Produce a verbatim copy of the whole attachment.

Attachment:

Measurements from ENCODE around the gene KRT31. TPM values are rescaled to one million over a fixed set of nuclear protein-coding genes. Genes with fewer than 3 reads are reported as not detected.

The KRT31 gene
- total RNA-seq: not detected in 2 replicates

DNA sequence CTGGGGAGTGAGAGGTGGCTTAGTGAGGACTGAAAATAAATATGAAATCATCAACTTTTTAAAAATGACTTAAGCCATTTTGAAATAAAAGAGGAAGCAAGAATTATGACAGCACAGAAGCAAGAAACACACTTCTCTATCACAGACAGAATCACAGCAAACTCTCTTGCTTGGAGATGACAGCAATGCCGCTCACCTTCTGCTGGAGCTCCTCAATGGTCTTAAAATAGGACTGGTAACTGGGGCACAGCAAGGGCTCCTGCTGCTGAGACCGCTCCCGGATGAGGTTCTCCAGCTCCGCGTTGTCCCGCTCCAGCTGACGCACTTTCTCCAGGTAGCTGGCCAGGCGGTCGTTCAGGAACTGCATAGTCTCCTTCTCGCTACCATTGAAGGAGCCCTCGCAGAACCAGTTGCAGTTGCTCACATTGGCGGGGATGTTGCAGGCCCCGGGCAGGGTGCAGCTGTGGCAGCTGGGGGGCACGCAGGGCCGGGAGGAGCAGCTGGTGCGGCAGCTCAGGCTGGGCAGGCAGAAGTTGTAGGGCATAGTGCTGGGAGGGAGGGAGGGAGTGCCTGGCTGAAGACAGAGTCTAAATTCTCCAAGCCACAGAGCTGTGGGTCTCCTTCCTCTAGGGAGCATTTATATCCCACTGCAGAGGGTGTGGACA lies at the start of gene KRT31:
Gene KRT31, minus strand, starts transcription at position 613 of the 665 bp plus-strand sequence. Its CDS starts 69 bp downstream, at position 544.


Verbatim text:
Measurements from ENCODE around the gene KRT31. TPM values are rescaled to one million over a fixed set of nuclear protein-coding genes. Genes with fewer than 3 reads are reported as not detected.

The KRT31 gene
- total RNA-seq: not detected in 2 replicates

DNA sequence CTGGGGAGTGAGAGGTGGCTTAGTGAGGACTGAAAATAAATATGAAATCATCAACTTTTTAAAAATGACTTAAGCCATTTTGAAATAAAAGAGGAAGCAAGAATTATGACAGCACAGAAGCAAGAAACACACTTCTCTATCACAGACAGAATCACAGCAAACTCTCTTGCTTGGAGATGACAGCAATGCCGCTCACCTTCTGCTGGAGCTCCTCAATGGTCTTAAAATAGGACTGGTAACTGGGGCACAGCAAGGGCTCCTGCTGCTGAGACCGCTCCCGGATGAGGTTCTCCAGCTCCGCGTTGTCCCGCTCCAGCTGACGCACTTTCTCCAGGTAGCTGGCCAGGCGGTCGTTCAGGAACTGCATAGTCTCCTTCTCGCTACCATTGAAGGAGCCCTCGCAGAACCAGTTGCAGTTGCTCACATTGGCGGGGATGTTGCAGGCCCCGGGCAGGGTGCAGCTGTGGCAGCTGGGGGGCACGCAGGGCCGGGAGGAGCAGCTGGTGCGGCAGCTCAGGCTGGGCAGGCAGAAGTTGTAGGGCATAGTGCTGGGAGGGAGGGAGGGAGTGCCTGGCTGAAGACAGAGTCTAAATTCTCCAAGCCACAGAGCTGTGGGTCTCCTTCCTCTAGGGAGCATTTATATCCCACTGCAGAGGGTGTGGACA lies at the start of gene KRT31:
Gene KRT31, minus strand, starts transcription at position 613 of the 665 bp plus-strand sequence. Its CDS starts 69 bp downstream, at position 544.